Untamed is one of those rare books that I suspect most readers, after having read it, will not forget anytime soon. After all, how often does one encounter a cross-dressing duke as a hero? This book has burned itself pretty far into my memory, but I still found it wickedly hard to grade. On the one hand, the author tells a very unusual story and she plays with gender and other ideas in ways that one doesn’t often encounter in any kind of fiction. Then again, the book is not without its flaws, some of which rate as more than minor quibbles.
At the beginning of the book, Kit is staying with her sister Lydia, a beautiful woman who has married well. Even though Kit is older than the average Society miss, the plan is for her to have a London Season. However, the combination of her age, her awkwardness in company and her sister’s cattiness aren’t doing much to enhance Kit’s prospects. Her background is most politely described as “shabby genteel,” so suitors can’t expect much by way of dowry either, one suspects.
It all begins to change one night when Kit encounters a mysterious stranger. They have an electrifying conversation and then Kit, after witnessing a somewhat icky seduction scene between said stranger and their hostess, suddenly realizes that she has been speaking to the infamous Duke of Darlington, a man with a notorious reputation. Since he is rumored to be involved with her married sister, Kit confronts him and after a series of events, the two end up traveling together to Kit’s home in the country. Adding to the oddness, Darlington elects to travel as a woman and holds himself out to Kit’s family as Lady Rose. The eccentric Lady Rose brings a new liveliness to the household, and so we caper along, wondering how Kit and Darlington will end up together – not to mention when someone will finally notice that Lady Rose isn’t exactly a lady.
There’s a lot going on in this book, so I’ll start with the good stuff. Untamed is Anna Cowan’s debut, and it’s already apparent that she has a very distinctive voice. Her writing flows well, and she not only uses very poetic language, but she tunes it well to her characters. Darlington speaks with overblown phrases and playful wit that can distract Kit and the reader both from getting to know the real man. The practical Kit, meanwhile, puts her words together much more bluntly.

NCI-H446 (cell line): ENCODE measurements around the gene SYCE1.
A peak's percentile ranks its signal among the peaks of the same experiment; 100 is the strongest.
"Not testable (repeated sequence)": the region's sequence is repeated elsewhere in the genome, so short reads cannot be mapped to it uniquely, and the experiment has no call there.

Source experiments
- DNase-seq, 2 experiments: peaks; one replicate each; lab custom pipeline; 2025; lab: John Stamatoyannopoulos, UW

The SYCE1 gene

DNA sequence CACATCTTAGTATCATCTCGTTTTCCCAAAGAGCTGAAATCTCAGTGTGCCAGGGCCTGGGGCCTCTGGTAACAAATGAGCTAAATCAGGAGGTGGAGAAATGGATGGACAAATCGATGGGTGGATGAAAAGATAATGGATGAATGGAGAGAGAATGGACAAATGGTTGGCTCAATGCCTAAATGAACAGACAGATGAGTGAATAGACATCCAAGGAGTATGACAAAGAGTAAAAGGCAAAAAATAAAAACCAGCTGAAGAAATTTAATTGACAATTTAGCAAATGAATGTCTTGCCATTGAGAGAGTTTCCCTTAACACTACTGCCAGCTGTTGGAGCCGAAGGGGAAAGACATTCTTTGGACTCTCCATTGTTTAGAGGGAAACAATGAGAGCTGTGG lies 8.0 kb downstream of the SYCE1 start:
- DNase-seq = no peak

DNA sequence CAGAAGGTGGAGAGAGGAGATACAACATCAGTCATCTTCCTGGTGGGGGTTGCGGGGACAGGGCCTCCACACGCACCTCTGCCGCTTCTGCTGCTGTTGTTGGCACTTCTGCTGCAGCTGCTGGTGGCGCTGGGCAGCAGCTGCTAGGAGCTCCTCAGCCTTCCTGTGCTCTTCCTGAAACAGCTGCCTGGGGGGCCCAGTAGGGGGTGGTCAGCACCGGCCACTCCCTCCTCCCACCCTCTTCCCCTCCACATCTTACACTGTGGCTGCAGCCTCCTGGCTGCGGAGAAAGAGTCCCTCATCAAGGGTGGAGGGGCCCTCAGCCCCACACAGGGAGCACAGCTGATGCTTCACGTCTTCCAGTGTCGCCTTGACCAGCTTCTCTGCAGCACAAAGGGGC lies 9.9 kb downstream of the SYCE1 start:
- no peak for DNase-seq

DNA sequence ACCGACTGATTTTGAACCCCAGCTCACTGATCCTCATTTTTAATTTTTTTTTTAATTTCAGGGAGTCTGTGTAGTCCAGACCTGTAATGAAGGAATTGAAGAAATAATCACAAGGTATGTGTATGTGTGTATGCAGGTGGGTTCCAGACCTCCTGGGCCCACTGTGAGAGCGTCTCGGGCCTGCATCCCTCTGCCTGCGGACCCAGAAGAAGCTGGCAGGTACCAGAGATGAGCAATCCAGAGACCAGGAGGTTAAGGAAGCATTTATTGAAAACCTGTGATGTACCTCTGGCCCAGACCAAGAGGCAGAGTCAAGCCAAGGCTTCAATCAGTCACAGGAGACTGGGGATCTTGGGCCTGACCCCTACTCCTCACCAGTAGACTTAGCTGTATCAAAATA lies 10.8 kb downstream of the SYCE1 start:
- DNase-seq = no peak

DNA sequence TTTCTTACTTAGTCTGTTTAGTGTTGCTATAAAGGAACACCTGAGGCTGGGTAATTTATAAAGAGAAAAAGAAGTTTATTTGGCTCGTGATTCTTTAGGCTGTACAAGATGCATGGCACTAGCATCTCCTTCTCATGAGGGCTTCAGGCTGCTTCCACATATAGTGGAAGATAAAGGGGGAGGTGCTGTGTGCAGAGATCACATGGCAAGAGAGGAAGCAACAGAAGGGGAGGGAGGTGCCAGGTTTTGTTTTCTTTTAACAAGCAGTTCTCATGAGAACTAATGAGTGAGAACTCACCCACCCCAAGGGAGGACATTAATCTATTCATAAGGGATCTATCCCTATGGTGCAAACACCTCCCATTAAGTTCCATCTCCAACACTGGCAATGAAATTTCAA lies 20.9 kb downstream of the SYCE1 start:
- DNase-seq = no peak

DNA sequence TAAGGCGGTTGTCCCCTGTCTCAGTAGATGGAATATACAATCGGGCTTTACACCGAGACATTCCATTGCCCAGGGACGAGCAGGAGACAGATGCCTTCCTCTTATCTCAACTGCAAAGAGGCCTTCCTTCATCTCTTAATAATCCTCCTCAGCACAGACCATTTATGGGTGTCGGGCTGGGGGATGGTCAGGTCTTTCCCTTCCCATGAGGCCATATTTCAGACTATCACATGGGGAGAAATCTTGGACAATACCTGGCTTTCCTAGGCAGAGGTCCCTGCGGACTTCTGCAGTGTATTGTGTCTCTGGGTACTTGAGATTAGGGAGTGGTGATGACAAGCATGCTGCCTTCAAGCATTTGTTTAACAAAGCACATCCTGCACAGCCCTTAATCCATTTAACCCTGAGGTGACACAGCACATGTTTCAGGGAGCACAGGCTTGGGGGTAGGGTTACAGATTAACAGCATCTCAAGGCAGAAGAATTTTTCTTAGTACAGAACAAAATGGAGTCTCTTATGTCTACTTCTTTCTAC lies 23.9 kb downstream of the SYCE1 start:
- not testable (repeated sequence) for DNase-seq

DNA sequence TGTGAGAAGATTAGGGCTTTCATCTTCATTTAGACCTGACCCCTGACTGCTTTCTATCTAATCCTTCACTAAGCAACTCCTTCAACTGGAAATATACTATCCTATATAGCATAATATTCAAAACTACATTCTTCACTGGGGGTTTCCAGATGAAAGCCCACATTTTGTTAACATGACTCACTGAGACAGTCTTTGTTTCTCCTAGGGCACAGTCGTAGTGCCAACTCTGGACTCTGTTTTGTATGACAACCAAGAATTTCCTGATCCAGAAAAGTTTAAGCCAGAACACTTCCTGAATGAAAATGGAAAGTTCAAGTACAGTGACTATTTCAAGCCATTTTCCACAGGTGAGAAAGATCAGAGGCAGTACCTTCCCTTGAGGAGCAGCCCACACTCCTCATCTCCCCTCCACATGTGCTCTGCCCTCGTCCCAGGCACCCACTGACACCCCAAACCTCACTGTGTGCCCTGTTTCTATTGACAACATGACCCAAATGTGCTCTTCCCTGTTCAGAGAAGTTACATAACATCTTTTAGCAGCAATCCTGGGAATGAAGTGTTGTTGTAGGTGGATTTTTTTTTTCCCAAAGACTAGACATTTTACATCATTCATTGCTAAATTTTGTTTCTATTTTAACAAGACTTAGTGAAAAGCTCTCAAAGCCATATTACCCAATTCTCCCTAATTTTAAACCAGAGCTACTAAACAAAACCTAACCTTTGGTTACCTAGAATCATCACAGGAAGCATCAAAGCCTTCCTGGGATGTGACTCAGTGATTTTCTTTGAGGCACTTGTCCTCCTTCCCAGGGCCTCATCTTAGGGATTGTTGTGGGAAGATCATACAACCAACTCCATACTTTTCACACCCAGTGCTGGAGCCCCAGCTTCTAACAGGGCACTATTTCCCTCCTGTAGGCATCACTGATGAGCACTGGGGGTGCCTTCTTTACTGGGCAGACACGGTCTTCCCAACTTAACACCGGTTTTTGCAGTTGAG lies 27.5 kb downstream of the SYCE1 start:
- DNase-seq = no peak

And then there are the images Cowan creates. She not only takes readers to Regency London, but she paints a picture of early 19th century rural England that is far from romanticized. We see the dire poverty into which Kit and her family have sunk, and Kit’s arrival home with Lady Rose made me think of Cold Comfort Farm, albeit without the cutting satire.
The relationship between Kit and Darlington is an odd one, and one that I suspect will polarize readers. Cowan definitely plays a lot with gender roles in this book as we have a very strong heroine who pretty much runs the household and a hero who not only cross-dresses, but who has such almost stereotypically ladylike manners that his cross-dressing can go unsuspected. For my part, I found the exchanges between these two fascinating, if sometimes a little painful to read. On the one hand, I wanted to find out Darlington’s secrets and learn why he wanted to cross-dress or why he had some of the other odd quirks that he does. However, his defense mechanisms can be manipulation and verbal cruelty, and even if one realizes he is himself a wounded hero, this can still be hard to read.
In addition, while I found the interplays between Kit and Darlington intriguing, I also at times felt disconnected from the story. Darlington uses his words to push people away and this applies to readers as well sometimes. And then there were the little details that could knock a reader right out of the story. Calling the cross-dressing, sometimes quite convincingly feminine duke “Darlington” seemed a little too obvious to me, but naming Kit’s brother-in-law Lord BenRuin was just hilariously bad. Then there was the ending. It’s over the top, and just felt way too contrived. After some of the deeper scenes of the middle, where we see Kit and Darlington peeling back the layers of each other’s secrets, the climax of the book really was something of a letdown.
As mentioned above, this book is a hard one to grade. The flaws are obvious and difficult to ignore, but even so, the author takes some real risks in her plotting and characterization and she does so at least well enough to make one want to keep reading. And the fact that I really did want to keep reading until the end is enough for me to grant it a qualified recommendation.